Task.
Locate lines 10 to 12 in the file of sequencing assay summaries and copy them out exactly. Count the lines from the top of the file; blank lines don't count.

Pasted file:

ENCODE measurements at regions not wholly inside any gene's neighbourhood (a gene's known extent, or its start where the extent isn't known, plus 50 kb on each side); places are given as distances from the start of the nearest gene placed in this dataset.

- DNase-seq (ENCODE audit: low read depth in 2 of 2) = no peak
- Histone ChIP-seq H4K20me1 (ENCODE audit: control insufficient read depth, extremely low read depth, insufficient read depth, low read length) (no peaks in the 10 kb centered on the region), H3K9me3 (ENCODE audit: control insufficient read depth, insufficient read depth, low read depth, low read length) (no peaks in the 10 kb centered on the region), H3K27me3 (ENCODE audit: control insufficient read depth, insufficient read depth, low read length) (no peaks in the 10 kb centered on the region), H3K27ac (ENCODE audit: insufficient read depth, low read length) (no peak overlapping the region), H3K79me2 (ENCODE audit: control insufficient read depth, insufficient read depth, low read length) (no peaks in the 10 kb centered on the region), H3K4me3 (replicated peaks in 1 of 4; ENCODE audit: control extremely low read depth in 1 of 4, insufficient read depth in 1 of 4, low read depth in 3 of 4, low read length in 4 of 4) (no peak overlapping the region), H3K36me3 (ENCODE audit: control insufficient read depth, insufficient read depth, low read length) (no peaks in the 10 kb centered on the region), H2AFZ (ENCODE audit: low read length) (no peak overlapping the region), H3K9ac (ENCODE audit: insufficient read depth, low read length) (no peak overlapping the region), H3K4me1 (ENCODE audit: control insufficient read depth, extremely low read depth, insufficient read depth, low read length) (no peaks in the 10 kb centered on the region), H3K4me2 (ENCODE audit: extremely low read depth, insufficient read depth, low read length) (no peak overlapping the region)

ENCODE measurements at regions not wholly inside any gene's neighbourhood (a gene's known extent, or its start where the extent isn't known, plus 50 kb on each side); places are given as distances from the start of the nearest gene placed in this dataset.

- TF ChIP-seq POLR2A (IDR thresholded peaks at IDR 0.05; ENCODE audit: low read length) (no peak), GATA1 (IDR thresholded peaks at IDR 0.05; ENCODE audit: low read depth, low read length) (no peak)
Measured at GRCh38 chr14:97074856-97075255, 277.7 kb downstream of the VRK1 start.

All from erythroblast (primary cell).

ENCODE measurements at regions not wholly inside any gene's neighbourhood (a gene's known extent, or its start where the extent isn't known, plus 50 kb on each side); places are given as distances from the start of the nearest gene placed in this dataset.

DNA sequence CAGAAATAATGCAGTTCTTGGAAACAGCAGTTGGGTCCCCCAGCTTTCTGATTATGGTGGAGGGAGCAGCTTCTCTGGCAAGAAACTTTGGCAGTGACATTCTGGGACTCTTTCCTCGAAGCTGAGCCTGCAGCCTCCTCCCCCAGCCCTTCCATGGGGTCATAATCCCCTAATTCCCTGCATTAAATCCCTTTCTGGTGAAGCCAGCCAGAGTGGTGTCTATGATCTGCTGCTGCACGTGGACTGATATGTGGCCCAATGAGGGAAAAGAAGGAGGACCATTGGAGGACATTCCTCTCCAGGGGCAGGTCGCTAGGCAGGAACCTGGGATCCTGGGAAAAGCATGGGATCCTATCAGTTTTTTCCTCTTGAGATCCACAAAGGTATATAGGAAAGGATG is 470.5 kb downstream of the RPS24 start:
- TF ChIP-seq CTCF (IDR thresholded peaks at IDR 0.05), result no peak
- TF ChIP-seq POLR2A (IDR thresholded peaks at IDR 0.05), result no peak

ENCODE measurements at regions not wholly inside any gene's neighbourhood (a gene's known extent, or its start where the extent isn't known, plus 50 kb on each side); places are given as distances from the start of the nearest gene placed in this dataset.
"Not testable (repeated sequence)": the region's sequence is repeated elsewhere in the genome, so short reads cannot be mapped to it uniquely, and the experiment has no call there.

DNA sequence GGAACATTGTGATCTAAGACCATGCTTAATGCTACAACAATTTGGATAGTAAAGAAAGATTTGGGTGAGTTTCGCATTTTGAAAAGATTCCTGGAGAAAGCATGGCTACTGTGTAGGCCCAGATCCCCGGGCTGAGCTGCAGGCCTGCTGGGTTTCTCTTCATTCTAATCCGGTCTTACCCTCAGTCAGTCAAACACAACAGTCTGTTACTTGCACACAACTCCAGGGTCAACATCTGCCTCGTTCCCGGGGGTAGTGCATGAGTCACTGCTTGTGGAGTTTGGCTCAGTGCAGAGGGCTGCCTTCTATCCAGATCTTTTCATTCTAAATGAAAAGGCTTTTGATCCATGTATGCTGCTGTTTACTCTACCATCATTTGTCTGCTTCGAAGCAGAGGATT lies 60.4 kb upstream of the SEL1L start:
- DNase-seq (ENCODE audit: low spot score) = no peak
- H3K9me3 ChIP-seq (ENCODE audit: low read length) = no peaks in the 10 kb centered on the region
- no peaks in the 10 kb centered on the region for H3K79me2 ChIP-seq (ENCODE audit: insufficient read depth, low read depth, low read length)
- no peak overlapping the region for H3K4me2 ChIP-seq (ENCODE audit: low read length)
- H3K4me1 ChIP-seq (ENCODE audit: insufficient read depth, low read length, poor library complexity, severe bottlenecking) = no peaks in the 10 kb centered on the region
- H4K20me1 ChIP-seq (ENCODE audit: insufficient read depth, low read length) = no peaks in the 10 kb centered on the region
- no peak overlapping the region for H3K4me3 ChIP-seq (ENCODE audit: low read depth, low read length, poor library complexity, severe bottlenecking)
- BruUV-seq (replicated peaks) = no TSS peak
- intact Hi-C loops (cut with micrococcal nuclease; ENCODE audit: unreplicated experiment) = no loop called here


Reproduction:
- TF ChIP-seq CTCF (IDR thresholded peaks at IDR 0.05), result no peak
- TF ChIP-seq POLR2A (IDR thresholded peaks at IDR 0.05), result no peak

ENCODE measurements at regions not wholly inside any gene's neighbourhood (a gene's known extent, or its start where the extent isn't known, plus 50 kb on each side); places are given as distances from the start of the nearest gene placed in this dataset.